Yuca Is The Carb You've Never Heard Of But Should Be Eating
Yuca isn’t something you come across as often as other starchy foods like potatoes and sweet potatoes.
But if you’ve ever been browsing the produce aisle and have come across something that looks like an elongated sweet potato with shiny, brown skin, chances are you’ve seen it.
Yuca is a starchy root vegetable that’s both gluten-free and highly versatile.
Yuca — also known as cassava or arrowroot — is a starchy root vegetable. It comes from the cassava plant, which is native to South America and the American Tropics. Because of its ivory color, it’s easy to confuse yuca with potato at first glance. But yuca has a distinctly different flavor from potatoes. It’s nutty and mildly sweet with a grainy texture. This root veggie is most commonly used in Latino cuisines.
Yuca is extremely versatile and ideal for paleo or Whole30 diets. Those looking to make gluten-free baked goods often turn to cassava flour. When used in savory dishes, yuca can be mashed, made into chips, french fries, or even empanadas. Or very simply, it can be peeled, boiled, and seasoned as a hearty side. The starch extracted from yuca is called tapioca, a gluten-free food that serves as a great thickening agent for sauces, puddings, stews, and more.
Keep in mind that yuca should never be eaten raw! Its skin contains toxic cyanogenic glycosides, so be sure to peel this root veggie before cooking it. Because of its thick skin, we recommend using a sharp knife instead of a peeler.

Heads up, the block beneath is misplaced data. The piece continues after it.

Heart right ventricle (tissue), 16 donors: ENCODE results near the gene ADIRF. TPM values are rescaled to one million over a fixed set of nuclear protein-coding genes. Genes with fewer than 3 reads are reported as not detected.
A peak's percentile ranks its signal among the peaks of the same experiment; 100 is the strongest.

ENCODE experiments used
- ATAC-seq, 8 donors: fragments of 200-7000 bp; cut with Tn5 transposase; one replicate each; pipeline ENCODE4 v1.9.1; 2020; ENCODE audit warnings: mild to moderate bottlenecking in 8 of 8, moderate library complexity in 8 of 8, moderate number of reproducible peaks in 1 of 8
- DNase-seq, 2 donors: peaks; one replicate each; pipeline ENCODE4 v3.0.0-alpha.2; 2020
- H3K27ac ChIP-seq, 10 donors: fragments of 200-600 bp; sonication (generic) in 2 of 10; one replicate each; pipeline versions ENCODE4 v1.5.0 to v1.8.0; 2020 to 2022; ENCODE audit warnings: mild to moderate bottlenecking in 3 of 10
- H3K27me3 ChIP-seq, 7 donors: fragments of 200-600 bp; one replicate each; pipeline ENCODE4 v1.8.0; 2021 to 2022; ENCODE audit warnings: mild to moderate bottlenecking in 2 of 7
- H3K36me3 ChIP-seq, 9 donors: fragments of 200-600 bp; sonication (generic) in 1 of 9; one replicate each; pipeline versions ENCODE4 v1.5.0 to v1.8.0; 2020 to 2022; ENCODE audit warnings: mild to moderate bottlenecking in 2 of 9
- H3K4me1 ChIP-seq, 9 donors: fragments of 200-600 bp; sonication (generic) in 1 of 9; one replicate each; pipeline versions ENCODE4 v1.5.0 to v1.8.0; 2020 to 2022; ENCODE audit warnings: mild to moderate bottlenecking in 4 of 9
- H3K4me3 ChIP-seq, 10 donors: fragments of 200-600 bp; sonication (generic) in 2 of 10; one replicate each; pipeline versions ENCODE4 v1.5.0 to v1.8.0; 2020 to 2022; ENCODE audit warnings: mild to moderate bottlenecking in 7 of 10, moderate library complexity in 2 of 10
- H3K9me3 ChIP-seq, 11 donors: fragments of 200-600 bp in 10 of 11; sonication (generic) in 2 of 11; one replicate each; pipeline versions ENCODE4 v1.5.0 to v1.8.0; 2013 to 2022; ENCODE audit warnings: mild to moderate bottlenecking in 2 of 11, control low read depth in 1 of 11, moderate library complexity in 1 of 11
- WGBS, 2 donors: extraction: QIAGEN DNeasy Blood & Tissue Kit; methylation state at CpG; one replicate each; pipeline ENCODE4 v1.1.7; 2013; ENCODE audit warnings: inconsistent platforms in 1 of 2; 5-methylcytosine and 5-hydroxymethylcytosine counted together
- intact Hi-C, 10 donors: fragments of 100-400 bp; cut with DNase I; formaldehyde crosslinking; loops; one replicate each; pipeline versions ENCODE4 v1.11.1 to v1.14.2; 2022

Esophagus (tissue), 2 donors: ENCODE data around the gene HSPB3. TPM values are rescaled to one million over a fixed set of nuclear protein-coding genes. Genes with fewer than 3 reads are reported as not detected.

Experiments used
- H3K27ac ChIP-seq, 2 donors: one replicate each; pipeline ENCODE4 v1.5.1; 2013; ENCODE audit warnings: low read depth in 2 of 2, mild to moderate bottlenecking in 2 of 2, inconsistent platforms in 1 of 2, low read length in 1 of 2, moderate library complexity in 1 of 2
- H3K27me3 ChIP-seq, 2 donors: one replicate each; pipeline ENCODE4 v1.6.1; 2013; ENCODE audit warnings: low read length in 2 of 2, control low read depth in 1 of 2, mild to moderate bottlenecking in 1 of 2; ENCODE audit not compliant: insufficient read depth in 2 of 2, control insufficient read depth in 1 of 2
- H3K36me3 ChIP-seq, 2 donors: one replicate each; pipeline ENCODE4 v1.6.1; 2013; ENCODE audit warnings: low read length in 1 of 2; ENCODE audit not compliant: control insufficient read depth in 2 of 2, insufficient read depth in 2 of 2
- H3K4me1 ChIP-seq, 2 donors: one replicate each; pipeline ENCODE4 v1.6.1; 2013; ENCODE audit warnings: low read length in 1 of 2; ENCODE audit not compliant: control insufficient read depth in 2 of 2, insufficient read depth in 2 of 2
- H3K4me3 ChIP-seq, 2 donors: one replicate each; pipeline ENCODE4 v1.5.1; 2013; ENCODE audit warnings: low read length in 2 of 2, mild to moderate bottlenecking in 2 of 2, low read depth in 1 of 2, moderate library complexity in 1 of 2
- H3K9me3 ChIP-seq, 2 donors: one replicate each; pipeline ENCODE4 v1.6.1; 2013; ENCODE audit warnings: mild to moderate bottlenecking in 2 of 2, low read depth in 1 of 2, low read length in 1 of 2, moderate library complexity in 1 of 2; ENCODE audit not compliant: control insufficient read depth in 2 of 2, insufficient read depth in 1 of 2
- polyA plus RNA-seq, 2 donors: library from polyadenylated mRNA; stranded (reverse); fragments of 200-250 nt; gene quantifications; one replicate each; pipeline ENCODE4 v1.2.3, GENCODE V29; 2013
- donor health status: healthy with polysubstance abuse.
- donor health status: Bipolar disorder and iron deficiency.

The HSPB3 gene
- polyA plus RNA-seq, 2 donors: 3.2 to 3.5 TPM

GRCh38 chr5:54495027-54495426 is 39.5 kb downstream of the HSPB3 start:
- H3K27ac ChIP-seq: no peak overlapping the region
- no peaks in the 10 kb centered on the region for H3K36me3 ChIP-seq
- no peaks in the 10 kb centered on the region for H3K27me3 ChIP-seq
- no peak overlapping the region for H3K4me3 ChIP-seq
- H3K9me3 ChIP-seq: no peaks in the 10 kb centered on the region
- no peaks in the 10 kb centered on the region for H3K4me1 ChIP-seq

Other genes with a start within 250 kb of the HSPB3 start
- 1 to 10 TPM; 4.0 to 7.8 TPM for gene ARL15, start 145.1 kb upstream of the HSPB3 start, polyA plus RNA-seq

Yuca is ideal for active individuals because it provides healthy carbohydrates to fuel intense workouts.
Given the bad rap carbs have recently been given, many people are quick to dismiss yuca as being too starchy. But as long as you’re eating your starchy carbs at the right time, they’re highly beneficial — especially for athletes and fitness enthusiasts.
Yuca is the third largest source of carbohydrates for human food in the world. In other words, yuca is an essential source of energy for us. High in potassium, calcium, fiber, and vitamins C and B6, this root veggie is a nutritional powerhouse. And because it’s naturally gluten-free, the starch made from yuca is easily digested by anyone with dietary sensitivities.
Yuca is a good source of manganese and vitamin C and has a low glycemic index.
Yuca is similar to potatoes, but it’s not any more or less beneficial. Each vegetable has its own unique benefits. Potatoes provide fiber, vitamins B and C, and potassium. While yuca has relatively no protein, it contains essential fatty acids and is a good source of manganese and vitamin C.
Both potatoes and yuca are very low in saturated fat, cholesterol, and sodium. When it comes to calories, yuca has twice the calories of potatoes, but it also has a lower glycemic index, meaning that it won’t cause a spike in blood sugar. Low glycemic foods also help lower and control triglyceride levels, which in turn helps with weight loss.